Refuge in the Echo Chamber

If Dan Pallotta is in the habit of googling himself, maybe this post will one day alert him to the fact that he has inspired a celebrity crush on behalf of at least one vaguely balding 30-something in central Canada. It’s funny how, as a kid, the idea of being starstruck is typically associated with an athlete or entertainment figure. These days, I tend to feel that sort of reverence more for those whose worldview I admire, and who’ve had success in living it out.

Before you ask, though: no, I don’t have a Dan Pallotta poster on my wall… yet.

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Bell, let’s talk.

Dear Bell,

How you holdin’ up? Busy day yesterday, huh?

That’s a tidy sum that you raised for a very worthy cause…$6.5M – not too shabby. And arguably more important than the money is, of course, the fact that you got so many people talking about mental-health issues for a day. Only those living under a rock – or, you know, not in Canada – would have gotten through their January 25th without hearing your signature phrase. In the face of an adversary whose biggest hurdle may be the stigma associated with it, that’s a pretty great thing by most measures.

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The Great Enabler

It’s 1:31AM on a Wednesday. You’re covered in Cheeto dust, eyes a-glaze from binge-watching your last 6 recorded episodes of TLC’s My Overweight Neighbor. Just as you’re about to (finally) shut off the TV in favor of a past-due bedtime, the opening lines of an infomercial hook you:

Friends, have I got a deal for you! I’m going to let you in on a little secret that will allow you to worry less and enjoy more. To never again struggle to make ends meet. To achieve a degree of economic and – heck – overall freedom that you never thought possible. To be…happier.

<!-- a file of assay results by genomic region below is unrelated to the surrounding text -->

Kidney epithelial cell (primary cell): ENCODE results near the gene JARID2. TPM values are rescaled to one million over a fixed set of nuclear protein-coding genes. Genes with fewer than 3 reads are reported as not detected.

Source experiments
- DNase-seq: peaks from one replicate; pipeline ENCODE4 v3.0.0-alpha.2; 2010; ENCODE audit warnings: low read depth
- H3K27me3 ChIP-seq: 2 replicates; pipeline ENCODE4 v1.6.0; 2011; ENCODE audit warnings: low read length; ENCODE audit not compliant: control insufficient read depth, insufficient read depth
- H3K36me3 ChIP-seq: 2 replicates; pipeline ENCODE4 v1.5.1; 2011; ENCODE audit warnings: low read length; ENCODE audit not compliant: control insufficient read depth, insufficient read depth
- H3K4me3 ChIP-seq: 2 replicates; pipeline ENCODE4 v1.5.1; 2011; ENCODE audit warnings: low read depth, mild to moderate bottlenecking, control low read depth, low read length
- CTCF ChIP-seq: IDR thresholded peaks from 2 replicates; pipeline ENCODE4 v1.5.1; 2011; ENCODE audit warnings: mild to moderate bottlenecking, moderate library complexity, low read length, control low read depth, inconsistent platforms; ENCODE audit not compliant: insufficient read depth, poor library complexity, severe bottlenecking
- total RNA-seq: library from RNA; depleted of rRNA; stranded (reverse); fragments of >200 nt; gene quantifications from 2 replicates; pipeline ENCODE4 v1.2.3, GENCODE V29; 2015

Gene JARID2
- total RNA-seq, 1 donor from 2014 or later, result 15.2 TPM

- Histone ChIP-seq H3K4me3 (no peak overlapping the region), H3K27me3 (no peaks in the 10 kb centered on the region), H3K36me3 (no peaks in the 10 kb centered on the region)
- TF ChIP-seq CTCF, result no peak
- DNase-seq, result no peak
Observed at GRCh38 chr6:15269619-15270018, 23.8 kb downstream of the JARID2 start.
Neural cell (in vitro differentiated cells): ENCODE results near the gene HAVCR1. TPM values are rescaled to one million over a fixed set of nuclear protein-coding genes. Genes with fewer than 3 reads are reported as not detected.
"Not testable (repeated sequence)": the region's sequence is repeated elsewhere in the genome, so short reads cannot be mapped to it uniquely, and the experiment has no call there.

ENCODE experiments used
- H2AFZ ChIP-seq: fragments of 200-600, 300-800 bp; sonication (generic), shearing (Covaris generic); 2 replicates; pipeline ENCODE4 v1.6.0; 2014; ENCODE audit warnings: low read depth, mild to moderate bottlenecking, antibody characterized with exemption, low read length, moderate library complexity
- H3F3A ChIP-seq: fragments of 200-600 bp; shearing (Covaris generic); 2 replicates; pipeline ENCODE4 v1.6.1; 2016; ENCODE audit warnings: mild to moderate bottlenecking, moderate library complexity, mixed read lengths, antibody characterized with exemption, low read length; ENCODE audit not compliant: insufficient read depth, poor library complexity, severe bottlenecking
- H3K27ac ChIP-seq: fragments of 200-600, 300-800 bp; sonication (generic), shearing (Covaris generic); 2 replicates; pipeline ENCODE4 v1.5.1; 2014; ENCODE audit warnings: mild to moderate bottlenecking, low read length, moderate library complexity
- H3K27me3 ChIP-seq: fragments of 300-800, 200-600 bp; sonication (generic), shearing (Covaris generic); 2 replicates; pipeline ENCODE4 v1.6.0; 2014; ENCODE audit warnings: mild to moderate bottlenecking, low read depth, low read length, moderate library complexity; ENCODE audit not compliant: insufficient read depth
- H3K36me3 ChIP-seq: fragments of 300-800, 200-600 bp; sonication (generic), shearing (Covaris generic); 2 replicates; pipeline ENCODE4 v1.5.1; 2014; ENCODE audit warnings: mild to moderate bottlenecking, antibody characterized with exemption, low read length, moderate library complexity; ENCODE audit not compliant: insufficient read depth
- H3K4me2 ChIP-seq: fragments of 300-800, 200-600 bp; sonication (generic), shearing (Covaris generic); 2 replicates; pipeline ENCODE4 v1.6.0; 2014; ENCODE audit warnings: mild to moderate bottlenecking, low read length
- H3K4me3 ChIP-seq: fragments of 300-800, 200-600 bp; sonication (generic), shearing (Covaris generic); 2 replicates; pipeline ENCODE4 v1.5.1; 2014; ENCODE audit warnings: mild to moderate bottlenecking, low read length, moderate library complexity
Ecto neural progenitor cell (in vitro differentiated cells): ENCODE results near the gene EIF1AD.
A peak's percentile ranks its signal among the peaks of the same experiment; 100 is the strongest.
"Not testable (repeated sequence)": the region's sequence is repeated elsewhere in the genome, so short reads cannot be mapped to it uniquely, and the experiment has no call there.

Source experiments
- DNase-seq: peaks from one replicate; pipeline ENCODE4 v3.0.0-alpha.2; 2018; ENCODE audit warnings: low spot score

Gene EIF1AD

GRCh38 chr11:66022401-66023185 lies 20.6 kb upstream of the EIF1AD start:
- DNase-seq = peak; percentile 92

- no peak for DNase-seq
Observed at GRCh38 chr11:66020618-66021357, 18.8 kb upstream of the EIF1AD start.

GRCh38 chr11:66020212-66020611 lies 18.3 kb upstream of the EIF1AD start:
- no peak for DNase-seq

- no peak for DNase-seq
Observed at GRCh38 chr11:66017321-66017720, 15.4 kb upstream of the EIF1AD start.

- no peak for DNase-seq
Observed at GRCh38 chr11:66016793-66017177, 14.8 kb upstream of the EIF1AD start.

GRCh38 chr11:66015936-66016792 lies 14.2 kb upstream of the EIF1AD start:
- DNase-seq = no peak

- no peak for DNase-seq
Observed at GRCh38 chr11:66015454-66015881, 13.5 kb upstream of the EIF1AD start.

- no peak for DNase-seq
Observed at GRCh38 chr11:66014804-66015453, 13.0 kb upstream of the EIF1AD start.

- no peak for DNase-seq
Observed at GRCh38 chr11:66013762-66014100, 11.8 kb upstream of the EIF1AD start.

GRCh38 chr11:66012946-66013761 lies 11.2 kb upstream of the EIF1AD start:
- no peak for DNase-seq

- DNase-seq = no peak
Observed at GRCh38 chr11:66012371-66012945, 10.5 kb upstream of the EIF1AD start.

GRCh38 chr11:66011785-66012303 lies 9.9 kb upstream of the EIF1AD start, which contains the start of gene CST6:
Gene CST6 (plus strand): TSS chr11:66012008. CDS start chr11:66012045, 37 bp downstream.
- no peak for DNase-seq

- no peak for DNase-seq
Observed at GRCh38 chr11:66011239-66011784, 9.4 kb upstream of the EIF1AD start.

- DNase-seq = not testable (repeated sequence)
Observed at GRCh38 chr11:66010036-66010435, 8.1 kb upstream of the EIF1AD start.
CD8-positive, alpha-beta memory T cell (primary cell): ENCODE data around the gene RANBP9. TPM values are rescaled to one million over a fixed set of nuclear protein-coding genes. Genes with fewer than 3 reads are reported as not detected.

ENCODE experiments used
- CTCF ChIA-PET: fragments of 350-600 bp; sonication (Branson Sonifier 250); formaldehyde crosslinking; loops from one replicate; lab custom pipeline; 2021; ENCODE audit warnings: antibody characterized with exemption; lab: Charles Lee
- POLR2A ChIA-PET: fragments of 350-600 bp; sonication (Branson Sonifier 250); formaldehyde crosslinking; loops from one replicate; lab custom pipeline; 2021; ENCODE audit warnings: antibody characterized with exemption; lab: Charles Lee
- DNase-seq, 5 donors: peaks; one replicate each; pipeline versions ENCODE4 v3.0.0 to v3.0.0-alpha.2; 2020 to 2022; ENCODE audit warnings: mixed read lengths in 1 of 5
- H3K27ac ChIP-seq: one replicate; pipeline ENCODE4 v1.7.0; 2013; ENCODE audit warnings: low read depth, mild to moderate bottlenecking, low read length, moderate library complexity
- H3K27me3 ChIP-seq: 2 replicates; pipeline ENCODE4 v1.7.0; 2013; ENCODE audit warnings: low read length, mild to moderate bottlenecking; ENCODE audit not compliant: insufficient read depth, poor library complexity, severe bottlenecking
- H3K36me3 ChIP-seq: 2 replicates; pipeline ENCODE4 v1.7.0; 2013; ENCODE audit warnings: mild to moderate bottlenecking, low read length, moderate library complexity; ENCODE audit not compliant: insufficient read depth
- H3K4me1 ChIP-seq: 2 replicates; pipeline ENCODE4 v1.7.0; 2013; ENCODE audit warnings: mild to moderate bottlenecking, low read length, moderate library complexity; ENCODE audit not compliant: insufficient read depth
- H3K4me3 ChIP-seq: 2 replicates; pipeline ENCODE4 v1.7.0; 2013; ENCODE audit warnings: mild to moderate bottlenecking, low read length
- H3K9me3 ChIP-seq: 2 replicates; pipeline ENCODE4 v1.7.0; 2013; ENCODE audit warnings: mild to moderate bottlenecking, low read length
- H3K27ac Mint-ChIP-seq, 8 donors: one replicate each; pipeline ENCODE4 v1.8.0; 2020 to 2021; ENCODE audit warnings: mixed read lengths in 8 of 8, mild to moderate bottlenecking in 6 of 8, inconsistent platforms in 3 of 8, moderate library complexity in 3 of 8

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A word about unscrupulous salespeople.


One of the unintended consequences of capitalism is that it tends to invite people to do everything in their power to make a profit, including things that may have harmful consequences for society and/or the consumer. Enter, then, regulation and laws to put limits on what industry is allowed to do for a buck – but those things only extend so far. There remains a whole swath of the world of private enterprise, near the extremities of what’s allowable by law, whose activities are legal but morally dubious. These areas tend to be the stuff of journalistic exposé, consumer-advocacy groups and the like.

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No, but really…


There’s that question again. And why shouldn’t it persist? For as long as my new company (non-profit in a for-profit world) exists into the future, perhaps the only thing that’s certain is that it will be the object of such curiosity. Why willingly forego the potential for significant financial gain? Why consume less when you can consume more? Why not take the middle ground: build a more conventional business that – sure, if it floats your boat – gives to charity, but also allows for the accumulation of economic value that can one day be converted into sweet, sweet cash?

What’s the catch?

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For some reason, until the last few months, I went the entirety of my life to date without understanding the true nature of irony. I mean, most of us get the basic gist of the concept from right around whatever age we begin to develop the capacity for non-literal interpretation of the world. And in that initial aha of grasping the significance of the firetruck on fire, I suspect that there’s an equally significant haha moment: we are all somehow hardwired to find humor in irony. (I state that as fact, where I should undoubtedly be offering it up only as speculation. But I figure that as long as I’m commenting on things that I have absolutely zero authority to comment on, I might as well go all in…)

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